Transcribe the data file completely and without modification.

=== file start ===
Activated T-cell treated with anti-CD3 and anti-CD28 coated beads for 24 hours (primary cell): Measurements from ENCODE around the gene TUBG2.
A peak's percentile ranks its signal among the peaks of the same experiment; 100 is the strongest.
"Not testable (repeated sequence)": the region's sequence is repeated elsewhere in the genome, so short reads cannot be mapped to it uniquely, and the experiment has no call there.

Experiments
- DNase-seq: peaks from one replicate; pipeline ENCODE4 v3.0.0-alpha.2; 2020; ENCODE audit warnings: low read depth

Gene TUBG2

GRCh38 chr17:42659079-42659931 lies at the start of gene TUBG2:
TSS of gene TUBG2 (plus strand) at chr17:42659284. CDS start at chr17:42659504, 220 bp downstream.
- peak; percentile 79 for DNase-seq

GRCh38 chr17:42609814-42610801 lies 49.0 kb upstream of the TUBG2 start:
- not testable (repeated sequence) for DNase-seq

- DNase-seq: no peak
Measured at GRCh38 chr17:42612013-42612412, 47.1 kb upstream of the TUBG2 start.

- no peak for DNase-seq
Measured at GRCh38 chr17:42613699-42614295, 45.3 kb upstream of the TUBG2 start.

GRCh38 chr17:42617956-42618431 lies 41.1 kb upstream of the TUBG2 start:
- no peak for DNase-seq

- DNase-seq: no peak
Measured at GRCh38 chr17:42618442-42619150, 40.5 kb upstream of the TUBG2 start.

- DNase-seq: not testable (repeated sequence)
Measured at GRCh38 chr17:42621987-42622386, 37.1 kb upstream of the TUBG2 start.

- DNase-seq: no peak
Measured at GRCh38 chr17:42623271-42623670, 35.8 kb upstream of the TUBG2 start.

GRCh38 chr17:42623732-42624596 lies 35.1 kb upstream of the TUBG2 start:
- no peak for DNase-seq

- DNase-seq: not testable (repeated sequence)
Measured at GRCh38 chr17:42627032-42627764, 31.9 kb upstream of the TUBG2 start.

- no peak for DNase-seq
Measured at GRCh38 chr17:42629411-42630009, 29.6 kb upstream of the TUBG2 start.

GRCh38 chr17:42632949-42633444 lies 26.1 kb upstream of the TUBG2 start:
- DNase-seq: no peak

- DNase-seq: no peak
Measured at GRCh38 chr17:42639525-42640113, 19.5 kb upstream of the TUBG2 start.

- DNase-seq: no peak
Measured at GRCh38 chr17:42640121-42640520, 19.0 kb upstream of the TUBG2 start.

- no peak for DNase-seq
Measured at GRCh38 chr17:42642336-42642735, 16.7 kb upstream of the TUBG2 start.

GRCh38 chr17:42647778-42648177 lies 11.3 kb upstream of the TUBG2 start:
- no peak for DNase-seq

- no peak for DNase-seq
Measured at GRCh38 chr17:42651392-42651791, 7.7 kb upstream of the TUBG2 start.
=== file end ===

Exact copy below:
Activated T-cell treated with anti-CD3 and anti-CD28 coated beads for 24 hours (primary cell): Measurements from ENCODE around the gene TUBG2.
A peak's percentile ranks its signal among the peaks of the same experiment; 100 is the strongest.
"Not testable (repeated sequence)": the region's sequence is repeated elsewhere in the genome, so short reads cannot be mapped to it uniquely, and the experiment has no call there.

Experiments
- DNase-seq: peaks from one replicate; pipeline ENCODE4 v3.0.0-alpha.2; 2020; ENCODE audit warnings: low read depth

Gene TUBG2

GRCh38 chr17:42659079-42659931 lies at the start of gene TUBG2:
TSS of gene TUBG2 (plus strand) at chr17:42659284. CDS start at chr17:42659504, 220 bp downstream.
- peak; percentile 79 for DNase-seq

GRCh38 chr17:42609814-42610801 lies 49.0 kb upstream of the TUBG2 start:
- not testable (repeated sequence) for DNase-seq

- DNase-seq: no peak
Measured at GRCh38 chr17:42612013-42612412, 47.1 kb upstream of the TUBG2 start.

- no peak for DNase-seq
Measured at GRCh38 chr17:42613699-42614295, 45.3 kb upstream of the TUBG2 start.

GRCh38 chr17:42617956-42618431 lies 41.1 kb upstream of the TUBG2 start:
- no peak for DNase-seq

- DNase-seq: no peak
Measured at GRCh38 chr17:42618442-42619150, 40.5 kb upstream of the TUBG2 start.

- DNase-seq: not testable (repeated sequence)
Measured at GRCh38 chr17:42621987-42622386, 37.1 kb upstream of the TUBG2 start.

- DNase-seq: no peak
Measured at GRCh38 chr17:42623271-42623670, 35.8 kb upstream of the TUBG2 start.

GRCh38 chr17:42623732-42624596 lies 35.1 kb upstream of the TUBG2 start:
- no peak for DNase-seq

- DNase-seq: not testable (repeated sequence)
Measured at GRCh38 chr17:42627032-42627764, 31.9 kb upstream of the TUBG2 start.

- no peak for DNase-seq
Measured at GRCh38 chr17:42629411-42630009, 29.6 kb upstream of the TUBG2 start.

GRCh38 chr17:42632949-42633444 lies 26.1 kb upstream of the TUBG2 start:
- DNase-seq: no peak

- DNase-seq: no peak
Measured at GRCh38 chr17:42639525-42640113, 19.5 kb upstream of the TUBG2 start.

- DNase-seq: no peak
Measured at GRCh38 chr17:42640121-42640520, 19.0 kb upstream of the TUBG2 start.

- no peak for DNase-seq
Measured at GRCh38 chr17:42642336-42642735, 16.7 kb upstream of the TUBG2 start.

GRCh38 chr17:42647778-42648177 lies 11.3 kb upstream of the TUBG2 start:
- no peak for DNase-seq

- no peak for DNase-seq
Measured at GRCh38 chr17:42651392-42651791, 7.7 kb upstream of the TUBG2 start.